1. Because all things [be] taken away, only is left unto me my body and mind. These things, which only are left unto me of many, I grant then to you and to your power. —R. Sherry (Silva Rhetoricae)

1. Rejoice, O young man, in thy youth; and let thy heart cheer thee in the days of thy youth, and walk in the ways of thine heart, and in the sight of thine eyes: but know thou, that for all these things God will bring thee into judgment. —Ecclesiastes 11:9 (Silva Rhetoricae)

3. Lo, here I lend thee this sharp-pointed sword,

Which if thou please to hide in this true breast

And let the soul forth that adoreth thee,

I lay it naked to the deadly stroke

And humbly beg the death upon my knee. (R3 1.2 qtd. in Garrett Epp)

2. Simo in Terence seems by his words very willing to permit his son to intermarry with Glycerie, when in very deed he with all diligence endeavours to withdraw him from her.

"Yes saith he, let him take her, I wish him good of her, let him go dwell and keep house with her. Go, flie, but you may be safer at home." (JG Smith)

4. An example of Solomon: “Rejoyce O yoong man in thy youth, and let thy hart cheer thee in thy yoong daies, & walke in the waies of thine own heart, and in the sight of thine eyes.” Eccles.11.9.10. The plaine and true meaning hereof, is opened in the verse following. (Peacham)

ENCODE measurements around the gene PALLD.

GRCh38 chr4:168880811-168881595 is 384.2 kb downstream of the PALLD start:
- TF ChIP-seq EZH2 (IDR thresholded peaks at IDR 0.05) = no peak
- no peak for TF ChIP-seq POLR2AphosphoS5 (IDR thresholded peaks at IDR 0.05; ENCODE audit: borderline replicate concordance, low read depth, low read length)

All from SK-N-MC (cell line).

4. Another of the same Author: “Sleepe a litle slumber a litle and fold thy hands together to sleepe a litle” Prov.6.10.: but he addeth to expound his mind in the next verse. (Peacham)

5. To you, fount of holiness, I wholly dedicate myself from this time. Confer, take away; scourge, spare; command, forbid; do whichever you wish; lo, I am your servant, Lord; use your servant just as you please; whatever you do, I give thanks. (Vinsauf)

6. Go, take your course; I will not stop your rambles. (Holmes)

7. 1 Kings 22:15. -"Go, and prosper: for the LORD shall deliver it unto hand of the king." Micaiah (by Epitrope and Irony) admitted what was in Jehoshaphat's heart, and thus exposed and condemned it. (Bullinger, 935)

8. Rom. 2. 17. Behold, thou art called a Jew, and restest in the law, and makest thy boast of God; and art confident that thou thyself art a guide to the blind. Thou therefore that teachest another theachest thou not thyself? As if he said, I grant thou art an instructer of the foolish, and a teacher of babes; but then, why is thy conversation so unsuitable to thy doctrine? Where is thy examples? Where is thy practice? And, why are they so disagreeable to thy external prosession? Thus, how does our Apostle seem to concede all they desire? To prove at last upon them, that their practice was not consonant to their principles; and from that absurdity, more severely reprehends them. (Norwood, 100)

Kind Of Omission
Part Of
Related Figures irony, paralipsis, figures of speech and audience, figures of pathos, figures of permission
Notes The first 4 examples were numbered sequentially, and the second one had (JG Smith) tag, but they all seem to be from SR so I fixed the numbers to 1 and changed the source tag. -nayoung
Confidence Unconfident
Last Editor Ioanna Malton
Confidence Unconfident
Editorial Notes
Reviewed No